Engineering
Top stories summarized by our editors
11/21/2017

Practices as simple as using compost, reducing soil disturbance and rotating crops could enable the world's farmland soil to absorb as much atmospheric carbon as is emitted by the global transport sector, per a study published in Nature's Scientific Reports journal. Better soil management would also "make our agricultural systems more productive and resilient to future shocks and stresses," said Louis Verchot, one of the study's authors.

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Reuters
11/21/2017

Waiting to replace a part when it fails can be costly in more than one sense, as the part might have operated below an optimal level for some time before it finally gave out. Enterprise Asset Management, or EAM, provides a more strategic approach to maintenance, and key to this is visibility, with sensors that provide real-time data on every device and component to signal developing problems before they hit the critical stage.

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Plant Engineering
11/21/2017

Rural electrification takes on new meaning with an electric tractor from a German manufacturer. Fendt plans to launch its e100 Vario next year, a compact model compatible with conventional hydraulic equipment that boasts 68 horsepower and five hours of endurance per charge.

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New Atlas
11/20/2017

The depths of the world's oceans largely remain a mystery, and learning and mapping more for a variety of purposes is likely to fall increasingly to robots. Melissa Hebert looks at how robotics and artificial intelligence will be applied in ways that advance mining, national security and the environment.

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ASME
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artificial intelligence
11/20/2017

Organic electronics useful in such applications as flexible electronics and solar energy conversion are taking a step forward, thanks to research at Princeton University, the Georgia Institute of Technology and Humboldt University of Berlin. The semiconductors used in these electronics are made up of relatively low-conductivity carbon molecules rather than silicon, and researchers have found that doping them with a ruthenium-containing compound greatly increases their conductivity.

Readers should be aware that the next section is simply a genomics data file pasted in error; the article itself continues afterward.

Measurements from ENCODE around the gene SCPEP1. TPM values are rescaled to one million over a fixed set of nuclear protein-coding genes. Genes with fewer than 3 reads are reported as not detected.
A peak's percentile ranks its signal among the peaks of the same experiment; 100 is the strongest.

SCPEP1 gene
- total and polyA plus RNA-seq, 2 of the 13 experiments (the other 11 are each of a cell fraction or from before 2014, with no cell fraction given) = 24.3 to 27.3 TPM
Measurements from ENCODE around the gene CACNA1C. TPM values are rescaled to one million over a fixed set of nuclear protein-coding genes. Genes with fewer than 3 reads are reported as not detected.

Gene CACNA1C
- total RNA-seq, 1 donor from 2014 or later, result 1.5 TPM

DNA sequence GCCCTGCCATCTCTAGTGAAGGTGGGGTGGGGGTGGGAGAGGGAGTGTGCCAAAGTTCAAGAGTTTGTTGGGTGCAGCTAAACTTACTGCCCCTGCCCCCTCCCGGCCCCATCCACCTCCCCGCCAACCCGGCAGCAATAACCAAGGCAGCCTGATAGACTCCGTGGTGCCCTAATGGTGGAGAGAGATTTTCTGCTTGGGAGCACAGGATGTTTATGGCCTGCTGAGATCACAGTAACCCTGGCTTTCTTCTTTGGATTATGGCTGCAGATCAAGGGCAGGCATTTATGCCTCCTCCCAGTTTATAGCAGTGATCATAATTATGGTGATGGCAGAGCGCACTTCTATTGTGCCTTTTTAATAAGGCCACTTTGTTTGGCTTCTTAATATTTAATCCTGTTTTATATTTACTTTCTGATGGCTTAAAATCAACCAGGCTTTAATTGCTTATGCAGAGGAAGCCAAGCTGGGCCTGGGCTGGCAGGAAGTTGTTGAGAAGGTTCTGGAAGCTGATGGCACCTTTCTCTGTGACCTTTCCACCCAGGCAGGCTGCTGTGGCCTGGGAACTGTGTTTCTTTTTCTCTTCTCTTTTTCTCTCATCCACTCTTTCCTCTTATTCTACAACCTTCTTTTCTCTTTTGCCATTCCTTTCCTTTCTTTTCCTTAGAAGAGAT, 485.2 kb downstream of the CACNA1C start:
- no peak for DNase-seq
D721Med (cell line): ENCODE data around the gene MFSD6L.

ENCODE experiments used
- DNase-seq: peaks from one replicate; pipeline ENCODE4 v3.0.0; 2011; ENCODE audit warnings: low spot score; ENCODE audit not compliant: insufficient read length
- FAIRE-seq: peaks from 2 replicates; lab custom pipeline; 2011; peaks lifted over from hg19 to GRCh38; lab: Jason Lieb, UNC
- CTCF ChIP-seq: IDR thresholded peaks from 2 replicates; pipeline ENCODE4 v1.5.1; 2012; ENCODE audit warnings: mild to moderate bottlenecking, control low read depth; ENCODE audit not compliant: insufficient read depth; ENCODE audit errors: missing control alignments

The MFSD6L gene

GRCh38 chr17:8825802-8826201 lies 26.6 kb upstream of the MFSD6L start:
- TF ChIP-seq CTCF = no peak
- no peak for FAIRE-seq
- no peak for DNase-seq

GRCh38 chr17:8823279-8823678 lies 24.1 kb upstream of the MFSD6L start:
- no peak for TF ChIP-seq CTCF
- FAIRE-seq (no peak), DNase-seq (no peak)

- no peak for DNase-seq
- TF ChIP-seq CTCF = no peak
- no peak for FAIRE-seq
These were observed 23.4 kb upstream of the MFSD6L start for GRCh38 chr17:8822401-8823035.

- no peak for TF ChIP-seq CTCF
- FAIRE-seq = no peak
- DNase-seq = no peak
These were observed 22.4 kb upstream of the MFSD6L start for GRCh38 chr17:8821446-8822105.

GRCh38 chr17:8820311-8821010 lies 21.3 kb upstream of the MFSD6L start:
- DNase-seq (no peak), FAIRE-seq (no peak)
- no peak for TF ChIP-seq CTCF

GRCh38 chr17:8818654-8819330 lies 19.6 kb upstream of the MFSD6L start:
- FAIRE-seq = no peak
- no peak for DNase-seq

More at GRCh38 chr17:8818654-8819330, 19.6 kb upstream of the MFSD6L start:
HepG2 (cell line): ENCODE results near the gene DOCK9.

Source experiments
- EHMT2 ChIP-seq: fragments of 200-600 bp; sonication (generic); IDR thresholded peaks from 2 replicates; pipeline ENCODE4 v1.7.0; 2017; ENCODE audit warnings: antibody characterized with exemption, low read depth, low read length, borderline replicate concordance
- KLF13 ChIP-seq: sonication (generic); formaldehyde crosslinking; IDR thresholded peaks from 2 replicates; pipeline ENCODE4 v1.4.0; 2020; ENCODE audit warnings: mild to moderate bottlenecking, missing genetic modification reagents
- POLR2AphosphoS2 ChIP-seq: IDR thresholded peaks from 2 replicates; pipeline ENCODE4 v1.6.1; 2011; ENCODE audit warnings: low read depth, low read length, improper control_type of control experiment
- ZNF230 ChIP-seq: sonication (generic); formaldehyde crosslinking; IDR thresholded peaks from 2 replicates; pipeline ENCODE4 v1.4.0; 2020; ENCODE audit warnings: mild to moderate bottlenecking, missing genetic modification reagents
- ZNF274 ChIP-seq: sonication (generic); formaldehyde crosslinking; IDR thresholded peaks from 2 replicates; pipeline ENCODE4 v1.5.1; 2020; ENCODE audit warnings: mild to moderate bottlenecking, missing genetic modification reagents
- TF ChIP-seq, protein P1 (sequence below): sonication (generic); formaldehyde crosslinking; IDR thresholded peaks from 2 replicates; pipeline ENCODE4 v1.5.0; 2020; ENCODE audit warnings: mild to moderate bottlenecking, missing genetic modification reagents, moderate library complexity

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New Electronics
11/17/2017

The Tesla Semi is an all-electric semitrailer designed to automatically avoid jackknifing and travel 500 miles on a single charge. The battery-powered, nearly all self-driving truck can go from zero to 60 mph in five seconds without a trailer and could be less expensive to operate than trucks that run on diesel.

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Tesla, Elon Musk, Tesla, 60 mph
11/17/2017

Those ailing in the world's remote areas are the focus of Ramses Martinez, professor of industrial and biomedical engineering at Purdue University, who has developed a diagnostic lab that fits on a sheet of paper. Connected to a simple electronic device, the paper analyzes blood and saliva samples to detect liver and kidney problems, malnutrition and anemia, with future potential to test for malaria, yellow and dengue fevers, hepatitis and HIV.

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ASME
11/17/2017

Engineered bacteria are being put to work in a wide variety of beneficial situations, but there's danger in the likelihood that they will someday find their way out of their intended environments. That's what a research team at Harvard is working on, with one coded-in kill switch that keeps engineered bacteria from evolving and another that instantly kills the bacteria if they escape.

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New Atlas
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kill switch, Harvard
11/17/2017

Technology is beginning to change construction sites long resistant to such advances. Michael Abrams looks at six of the technologies that will bring further transformation in the future, including a robot that fabricates construction mesh out of metal bars and gantry-style 3D printing.

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ASME
11/16/2017

Winding up a port call and planning sessions in the Turkish port of Aksaz, the Arleigh Burke-class destroyer USS Donald Cook departed for the Dogu Akdeniz 2017 exercise. The exercise is a multinational affair led by Turkey.

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Navy News Service
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USS Donald Cook